Coffee is for energy, whereas tea is for creativity. Herbs are for relieving stress, while pills are for mental sharpness. Find a common link in these examples? They’re all nootropics.
Also known as cognitive enhancers, nootropics are natural or synthetic substances that elevate your mental abilities. They can lengthen your attention span, improve your focus, or boost your memory. Apart from these, they can also lead to better mood and behavior.
Think of them as a ‘happy pill’ that makes Monday mornings exciting and challenging situations as easy as pie. Students use them to survive all-nighters and ace their exams. Athletes add them to their routine to boost their competitive edge.
Professionals take them to stay sharp and focused on their daily tasks. Nootropics can also slow down age-related cognitive decline for older adults, while others use them to treat behavioral disorders.
Although some swear by its brain-enhancing effects, others remain skeptical. After all, nootropics are not ordinary substances. If you are one of these people, you can always do a quick search online to see options regarding its use and efficacy.
Of course, before you decide to pop a pill or fix yourself a cup, it’s crucial to know if there are potential impacts on your mental wellness and overall health. Hence why we will discuss below some concerns about using nootropics. Read on for this insight.
Common Concerns About Nootropics
While nootropics have notable benefits like improved mental performance or positive moods, people are still wary about potential harmful effects. Some are concerned that taking cognitive enhancers can lead to substance addiction.
So, let us go straight to the point; are nootropics bad for your brain and overall health? According to Dr. Corneliu E. Giurgea, it shouldn’t. This Romanian chemist and psychologist believe these substances should boost your memory and other cognitive processes and protect the brain from harmful toxins. A nootropic pill or herbal tea should do you good instead of harming you.
But what makes nootropics potentially dangerous? Why do the results of an online search about nootropics lead to health risks and substance abuse? It’s how people use them.
- Nootropic Misuse
There are two kinds of nootropics—prescription and non-prescription. The former refers to natural and synthetic drugs used in treating behavioral disorders. They include various cognitive stimulants, racetams, and study drugs that help impaired individuals overcome mental conditions such as ADHD, Alzheimer’s, narcolepsy, and obesity.
Unfortunately, even healthy individuals use these prescription nootropics to boost their mental performance, not knowing that these are highly addictive. Misuse can also lead to adverse health conditions, such as hypertension and heart disease. For those reasons, these smart drugs are heavily regulated and even classed in the same category as illicit drugs.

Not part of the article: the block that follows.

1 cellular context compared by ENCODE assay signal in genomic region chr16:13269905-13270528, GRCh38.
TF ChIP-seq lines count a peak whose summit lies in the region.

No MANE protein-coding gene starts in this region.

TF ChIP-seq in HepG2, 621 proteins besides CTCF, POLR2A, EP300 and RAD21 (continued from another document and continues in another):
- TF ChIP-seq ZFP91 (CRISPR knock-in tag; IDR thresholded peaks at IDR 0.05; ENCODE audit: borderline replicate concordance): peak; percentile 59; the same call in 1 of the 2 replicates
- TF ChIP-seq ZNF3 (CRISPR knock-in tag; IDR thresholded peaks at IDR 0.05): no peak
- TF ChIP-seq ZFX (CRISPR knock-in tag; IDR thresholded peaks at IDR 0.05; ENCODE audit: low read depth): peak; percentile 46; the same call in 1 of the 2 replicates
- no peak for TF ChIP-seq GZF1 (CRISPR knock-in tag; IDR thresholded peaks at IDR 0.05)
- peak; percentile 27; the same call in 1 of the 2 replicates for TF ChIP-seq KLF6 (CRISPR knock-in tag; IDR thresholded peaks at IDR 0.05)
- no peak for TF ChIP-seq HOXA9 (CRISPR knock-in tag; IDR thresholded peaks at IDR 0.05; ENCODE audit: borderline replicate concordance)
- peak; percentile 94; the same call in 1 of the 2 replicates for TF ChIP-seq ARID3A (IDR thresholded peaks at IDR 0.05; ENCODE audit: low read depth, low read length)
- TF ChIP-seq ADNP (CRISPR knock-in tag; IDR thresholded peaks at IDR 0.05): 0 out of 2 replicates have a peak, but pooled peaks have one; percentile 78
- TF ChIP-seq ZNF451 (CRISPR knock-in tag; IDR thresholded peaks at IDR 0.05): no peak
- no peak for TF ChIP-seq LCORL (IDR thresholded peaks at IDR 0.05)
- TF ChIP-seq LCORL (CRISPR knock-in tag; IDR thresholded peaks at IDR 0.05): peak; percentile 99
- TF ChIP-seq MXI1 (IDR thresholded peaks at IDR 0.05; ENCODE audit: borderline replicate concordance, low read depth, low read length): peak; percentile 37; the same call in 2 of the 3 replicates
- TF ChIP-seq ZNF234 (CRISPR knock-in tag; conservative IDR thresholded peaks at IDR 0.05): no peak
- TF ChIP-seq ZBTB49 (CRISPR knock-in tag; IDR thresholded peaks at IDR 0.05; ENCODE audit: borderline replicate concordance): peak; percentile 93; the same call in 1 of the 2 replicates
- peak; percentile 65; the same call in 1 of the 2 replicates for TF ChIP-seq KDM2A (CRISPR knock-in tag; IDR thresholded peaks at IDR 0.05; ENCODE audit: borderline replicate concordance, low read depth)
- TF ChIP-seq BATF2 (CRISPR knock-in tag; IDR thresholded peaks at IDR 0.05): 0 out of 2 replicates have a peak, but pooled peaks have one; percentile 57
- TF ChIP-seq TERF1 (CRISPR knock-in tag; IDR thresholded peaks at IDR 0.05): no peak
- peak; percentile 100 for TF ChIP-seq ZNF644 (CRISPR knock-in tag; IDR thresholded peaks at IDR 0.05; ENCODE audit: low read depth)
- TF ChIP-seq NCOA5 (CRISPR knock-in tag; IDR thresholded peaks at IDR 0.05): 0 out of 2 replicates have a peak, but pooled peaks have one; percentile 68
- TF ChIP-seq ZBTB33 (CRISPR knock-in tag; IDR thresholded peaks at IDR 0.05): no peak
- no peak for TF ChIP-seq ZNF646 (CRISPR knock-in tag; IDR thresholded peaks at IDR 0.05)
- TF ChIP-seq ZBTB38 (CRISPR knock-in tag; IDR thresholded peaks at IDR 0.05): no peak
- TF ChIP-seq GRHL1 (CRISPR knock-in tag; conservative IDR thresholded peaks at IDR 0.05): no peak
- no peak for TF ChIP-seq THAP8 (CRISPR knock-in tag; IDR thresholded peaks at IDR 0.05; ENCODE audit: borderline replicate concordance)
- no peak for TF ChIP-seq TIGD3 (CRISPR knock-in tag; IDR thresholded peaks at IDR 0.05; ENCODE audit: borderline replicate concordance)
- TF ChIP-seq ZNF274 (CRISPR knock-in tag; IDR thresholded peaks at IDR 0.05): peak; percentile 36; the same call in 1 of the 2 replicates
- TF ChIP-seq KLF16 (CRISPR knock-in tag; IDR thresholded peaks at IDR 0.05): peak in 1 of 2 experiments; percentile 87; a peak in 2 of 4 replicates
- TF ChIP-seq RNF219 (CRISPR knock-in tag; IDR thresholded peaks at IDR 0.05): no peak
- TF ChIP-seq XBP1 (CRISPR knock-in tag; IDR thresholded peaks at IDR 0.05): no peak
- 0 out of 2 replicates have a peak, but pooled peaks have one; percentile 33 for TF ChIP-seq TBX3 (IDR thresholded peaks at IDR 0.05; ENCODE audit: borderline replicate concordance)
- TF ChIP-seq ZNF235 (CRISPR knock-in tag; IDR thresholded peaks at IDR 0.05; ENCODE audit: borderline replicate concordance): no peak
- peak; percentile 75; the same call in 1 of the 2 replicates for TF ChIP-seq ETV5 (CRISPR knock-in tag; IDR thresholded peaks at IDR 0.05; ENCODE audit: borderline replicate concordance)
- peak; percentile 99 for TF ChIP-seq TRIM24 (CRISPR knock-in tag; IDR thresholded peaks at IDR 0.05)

- Developing Tolerance
Another reason most people are skeptical about nootropics is the fear that long-term use can result in tolerance. Tolerance pertains to a loss of response due to prolonged exposure to a substance, in this case, nootropics.
While there are nootropics that lose their efficacy over time, the good news is that most nootropics do not result in tolerance. For example, you can use non-prescription nootropics such as Ginkgo Biloba or American ginseng daily without increasing the dosage.
There is another way to prevent tolerance if you’re taking synthetic nootropics. Experts call this the cycling method. They suggest taking nootropics for five days and then taking a two-day break before resuming. Another cycle of intake and rest will also eliminate the need for larger doses to achieve the desired result.
- Nootropic Stacking
Another way nootropics can cause harm is by stacking. It is the practice of combining several cognitive enhancers in the hopes that the stack will help you achieve optimal results like increased alertness and reduced stress levels.
Some rely on pre-made nootropic stacks to improve their mental abilities. Others do their own experiment to find out which nootropics can best fill their needs. There is, however, a risk in combining nootropics with other drugs. A self-made nootropic cocktail can be dangerous as certain substances do not blend well. Such an experiment can produce a deadly combination that may cause more harm than good.
- Potential Addiction
If you feel that you no longer need nootropics and want to try other alternatives to improve your brain function, you can do so. Do not worry about addiction or withdrawal. Going back to Dr. Giurgea’s definition of nootropics makes it clear that these substances should be harmless to humans. Thus, true nootropics do not result in addiction per se.
If any, nootropics can cause psychological addiction or the idea that something is ‘off’ when you don’t take them. You may lose your mental sharpness, but you don’t have to worry about withdrawal. You will only revert to your usual brain function. So, if you experience sluggishness in the past, you’ll reencounter it if you stop taking it entirely.
In summary, nootropics are beneficial if used correctly and under the direction of a health professional. Most cognitive enhancers are safe as they do not result in drug tolerance or substance addiction. But practices such as the misuse of prescription nootropics and self-building of a nootropic stack can lead to health risks that will significantly affect your mental performance and wellbeing.